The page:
University objectives: An analysis of university annual reports 2002 to 2006

Publication Details

This report examines changes in the priorities of New Zealand universities over the period since the first Tertiary Education Strategy was introduced. It looks at the objectives set out in the universities’ annual reports from 2002 to 2006 and analyses the extent to which the characteristics of universities influences their declared strategic focus.

Author(s): David Earle, Tertiary Sector Performance Analysis and Reporting, Ministry of Education.

Date Published: March 2008

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Key findings

Areas of focus

Between 2002 and 2006, there was a steady focus in annual report objectives on universities developing their teaching practice. However, there was a switch from a focus on raising student achievement to improving the quality of research. This is likely to be a response to the introduction of the Performance-Based Research Fund. At the same time, mention of the role of critic and conscience of society diminished.

Size and financial status make a difference

There were differences in priorities for different size universities, in terms of both student and research size. Large universities were more likely to have a focus on student achievement and support, on research quality and utilisation and on relationships with other tertiary education organisations, research institutes and alumni. Small universities were more likely to be focused on developing research support, capability and infrastructure, supporting postgraduate research students, developing relationships with schools and improving their financial status.

Financial status also made a difference to the mix of priorities. When universities had a sound financial status, they were more likely to focus on the quality of teaching and learning, research plans and strategies, developing research institutes and centres and developing organisational plans, processes and policies. When they had a low surplus, they were more likely to focus on teaching practice, student achievement, research funding and income, as well as quality and collaboration and relationships with schools, business and industry, and alumni. Universities with low liquidity were more likely to be developing relationships with research institutions and developing their financial status.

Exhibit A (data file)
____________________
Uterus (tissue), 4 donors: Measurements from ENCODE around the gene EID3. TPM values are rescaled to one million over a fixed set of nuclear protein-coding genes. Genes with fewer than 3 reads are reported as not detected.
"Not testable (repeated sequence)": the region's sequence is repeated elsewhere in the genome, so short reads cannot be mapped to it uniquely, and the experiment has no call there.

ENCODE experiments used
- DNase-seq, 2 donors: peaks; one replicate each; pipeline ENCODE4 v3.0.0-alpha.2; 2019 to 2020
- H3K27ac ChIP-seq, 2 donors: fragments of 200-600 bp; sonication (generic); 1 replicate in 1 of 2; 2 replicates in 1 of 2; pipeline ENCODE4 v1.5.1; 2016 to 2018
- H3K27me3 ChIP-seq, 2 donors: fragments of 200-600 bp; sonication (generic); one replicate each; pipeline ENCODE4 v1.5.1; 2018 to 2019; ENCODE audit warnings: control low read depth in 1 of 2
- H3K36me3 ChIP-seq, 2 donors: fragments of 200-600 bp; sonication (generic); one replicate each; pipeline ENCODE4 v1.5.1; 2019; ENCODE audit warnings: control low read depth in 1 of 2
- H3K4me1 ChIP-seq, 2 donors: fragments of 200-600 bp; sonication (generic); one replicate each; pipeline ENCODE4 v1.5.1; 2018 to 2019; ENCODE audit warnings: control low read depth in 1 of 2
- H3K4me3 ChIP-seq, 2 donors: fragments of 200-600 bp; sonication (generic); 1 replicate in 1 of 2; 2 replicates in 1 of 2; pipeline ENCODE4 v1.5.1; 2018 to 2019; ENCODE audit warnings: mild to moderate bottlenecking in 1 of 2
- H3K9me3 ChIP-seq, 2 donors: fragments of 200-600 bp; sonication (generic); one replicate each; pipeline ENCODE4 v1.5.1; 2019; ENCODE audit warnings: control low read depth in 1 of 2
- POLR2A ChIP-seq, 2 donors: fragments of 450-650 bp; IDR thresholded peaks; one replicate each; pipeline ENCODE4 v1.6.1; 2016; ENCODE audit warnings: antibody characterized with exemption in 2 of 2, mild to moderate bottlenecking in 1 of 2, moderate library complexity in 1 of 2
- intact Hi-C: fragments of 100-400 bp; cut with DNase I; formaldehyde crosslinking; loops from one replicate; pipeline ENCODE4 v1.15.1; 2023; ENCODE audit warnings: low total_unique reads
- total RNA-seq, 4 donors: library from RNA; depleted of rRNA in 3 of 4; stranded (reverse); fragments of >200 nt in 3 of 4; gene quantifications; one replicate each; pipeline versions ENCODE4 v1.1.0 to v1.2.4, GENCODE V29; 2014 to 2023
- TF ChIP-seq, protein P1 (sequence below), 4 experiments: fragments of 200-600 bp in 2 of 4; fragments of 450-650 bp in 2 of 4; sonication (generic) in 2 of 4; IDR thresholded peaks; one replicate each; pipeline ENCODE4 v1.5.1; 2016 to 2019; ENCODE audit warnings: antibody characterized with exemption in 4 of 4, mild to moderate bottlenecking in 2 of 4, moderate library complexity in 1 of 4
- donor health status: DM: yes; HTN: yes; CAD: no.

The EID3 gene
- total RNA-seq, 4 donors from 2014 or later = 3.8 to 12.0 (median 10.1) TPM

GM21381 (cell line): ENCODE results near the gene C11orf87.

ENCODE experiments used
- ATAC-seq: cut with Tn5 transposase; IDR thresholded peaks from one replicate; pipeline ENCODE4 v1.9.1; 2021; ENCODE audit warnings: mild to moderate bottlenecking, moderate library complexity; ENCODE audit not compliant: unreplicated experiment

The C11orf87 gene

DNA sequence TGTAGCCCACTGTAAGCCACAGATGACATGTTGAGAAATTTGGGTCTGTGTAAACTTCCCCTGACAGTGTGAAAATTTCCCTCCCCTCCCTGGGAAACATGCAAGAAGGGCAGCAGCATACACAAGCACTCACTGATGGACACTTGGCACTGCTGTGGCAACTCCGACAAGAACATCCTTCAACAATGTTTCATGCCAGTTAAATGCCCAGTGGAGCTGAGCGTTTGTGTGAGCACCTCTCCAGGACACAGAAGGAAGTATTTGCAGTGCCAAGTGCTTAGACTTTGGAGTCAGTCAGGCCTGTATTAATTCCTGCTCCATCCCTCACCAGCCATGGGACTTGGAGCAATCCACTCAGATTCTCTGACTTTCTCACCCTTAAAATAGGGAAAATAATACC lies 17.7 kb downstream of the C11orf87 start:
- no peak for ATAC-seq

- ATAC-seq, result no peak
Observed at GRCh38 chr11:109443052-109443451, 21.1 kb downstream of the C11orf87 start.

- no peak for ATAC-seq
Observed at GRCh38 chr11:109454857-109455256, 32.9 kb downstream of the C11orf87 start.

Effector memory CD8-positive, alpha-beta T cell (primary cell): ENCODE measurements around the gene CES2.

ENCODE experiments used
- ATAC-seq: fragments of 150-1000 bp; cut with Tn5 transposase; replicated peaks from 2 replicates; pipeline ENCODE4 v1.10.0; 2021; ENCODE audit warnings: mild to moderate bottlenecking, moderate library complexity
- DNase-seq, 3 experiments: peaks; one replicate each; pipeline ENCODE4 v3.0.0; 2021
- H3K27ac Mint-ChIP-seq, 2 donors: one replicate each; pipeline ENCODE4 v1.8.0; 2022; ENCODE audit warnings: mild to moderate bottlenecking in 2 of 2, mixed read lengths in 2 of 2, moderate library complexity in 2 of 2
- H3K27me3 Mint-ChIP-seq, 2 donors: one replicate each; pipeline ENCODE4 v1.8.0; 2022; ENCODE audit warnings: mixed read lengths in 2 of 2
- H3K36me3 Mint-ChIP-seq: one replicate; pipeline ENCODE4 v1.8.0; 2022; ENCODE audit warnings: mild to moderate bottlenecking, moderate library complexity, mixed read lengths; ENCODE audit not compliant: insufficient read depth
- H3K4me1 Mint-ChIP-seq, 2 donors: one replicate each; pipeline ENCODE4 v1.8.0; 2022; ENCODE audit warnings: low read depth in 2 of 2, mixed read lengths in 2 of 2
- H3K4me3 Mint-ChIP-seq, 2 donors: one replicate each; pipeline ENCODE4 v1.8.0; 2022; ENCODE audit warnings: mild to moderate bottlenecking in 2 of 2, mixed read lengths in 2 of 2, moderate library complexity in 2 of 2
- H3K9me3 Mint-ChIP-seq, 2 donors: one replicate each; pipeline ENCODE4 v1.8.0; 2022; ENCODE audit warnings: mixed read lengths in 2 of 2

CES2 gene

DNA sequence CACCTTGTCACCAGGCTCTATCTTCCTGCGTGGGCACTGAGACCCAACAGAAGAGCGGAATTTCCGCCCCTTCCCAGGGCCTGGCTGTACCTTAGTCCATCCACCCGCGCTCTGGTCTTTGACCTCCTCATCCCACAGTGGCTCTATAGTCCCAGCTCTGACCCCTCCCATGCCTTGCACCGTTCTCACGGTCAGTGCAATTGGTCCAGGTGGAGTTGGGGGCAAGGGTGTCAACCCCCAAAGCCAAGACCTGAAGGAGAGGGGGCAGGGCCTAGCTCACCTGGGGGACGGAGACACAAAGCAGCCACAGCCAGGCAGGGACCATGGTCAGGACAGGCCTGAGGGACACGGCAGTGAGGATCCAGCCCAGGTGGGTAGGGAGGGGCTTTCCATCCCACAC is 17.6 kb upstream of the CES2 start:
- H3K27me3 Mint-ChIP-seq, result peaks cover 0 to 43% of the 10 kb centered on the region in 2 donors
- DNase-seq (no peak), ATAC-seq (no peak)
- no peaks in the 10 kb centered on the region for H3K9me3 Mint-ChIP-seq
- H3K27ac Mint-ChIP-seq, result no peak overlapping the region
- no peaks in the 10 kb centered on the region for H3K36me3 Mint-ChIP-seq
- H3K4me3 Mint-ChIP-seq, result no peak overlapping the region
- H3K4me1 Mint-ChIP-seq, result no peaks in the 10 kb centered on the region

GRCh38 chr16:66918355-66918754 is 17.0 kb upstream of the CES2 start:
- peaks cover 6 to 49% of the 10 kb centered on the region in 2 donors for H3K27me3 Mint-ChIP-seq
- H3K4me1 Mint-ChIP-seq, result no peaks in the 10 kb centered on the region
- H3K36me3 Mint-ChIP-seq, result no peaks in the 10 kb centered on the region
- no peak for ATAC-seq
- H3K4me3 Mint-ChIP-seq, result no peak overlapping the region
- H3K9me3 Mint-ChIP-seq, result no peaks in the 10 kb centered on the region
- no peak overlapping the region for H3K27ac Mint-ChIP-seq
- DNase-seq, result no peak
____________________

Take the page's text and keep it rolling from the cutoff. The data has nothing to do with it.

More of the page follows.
Population and interest groups most often referenced in terms of students and staff

Universities were most likely to include references to Māori and iwi in objectives relating to recruitment of students and relationships with Māori and iwi as stakeholders. Universities were most likely to include references to Pasifika in objectives relating to recruitment of students and staff; there was increased recognition of Pasifika communities as stakeholders. The most common areas for reference to internationalisation in objectives were recruitment of students and international relationships with other universities. People with disabilities were only referenced in two areas – student access and equal employment opportunities for staff.

Responding to the Tertiary Education Strategies

Universities responded to varying degrees in their objectives to the key messages of the first Tertiary Education Strategy.

They had a steady focus on student access, recruitment and support, but the focus on increasing student achievement has declined. There has been continued focus on working with other tertiary organisations, and an increased focus on research quality.

There was initial increased attention to relationships with business and industry, complemented by increased attention to commercial utilisation of research. There was also an increase in recognition of Pasifika communities as stakeholders. Universities continued to develop relationships with iwi and Māori in a range of areas and to have an international focus, especially with regard to students and relationships with international universities.

Contributing to broader goals was mentioned by most universities, including utilisation of research and development of stakeholder relationships.

There are some areas where universities may need to give particular attention to respond to the second Tertiary Education Strategy. These include:

  • increasing their focus on student achievement and teaching practice – as well as relationships with schools to support successful transitions to higher levels of study
  • continuing to develop research collaboration and utilisation, both commercial and non-commercial
  • giving further attention to developing relationships with business and industry and improving the quality of relationships with all stakeholder groups to better inform the relevance of education and knowledge and contribute to economic, social and cultural outcomes.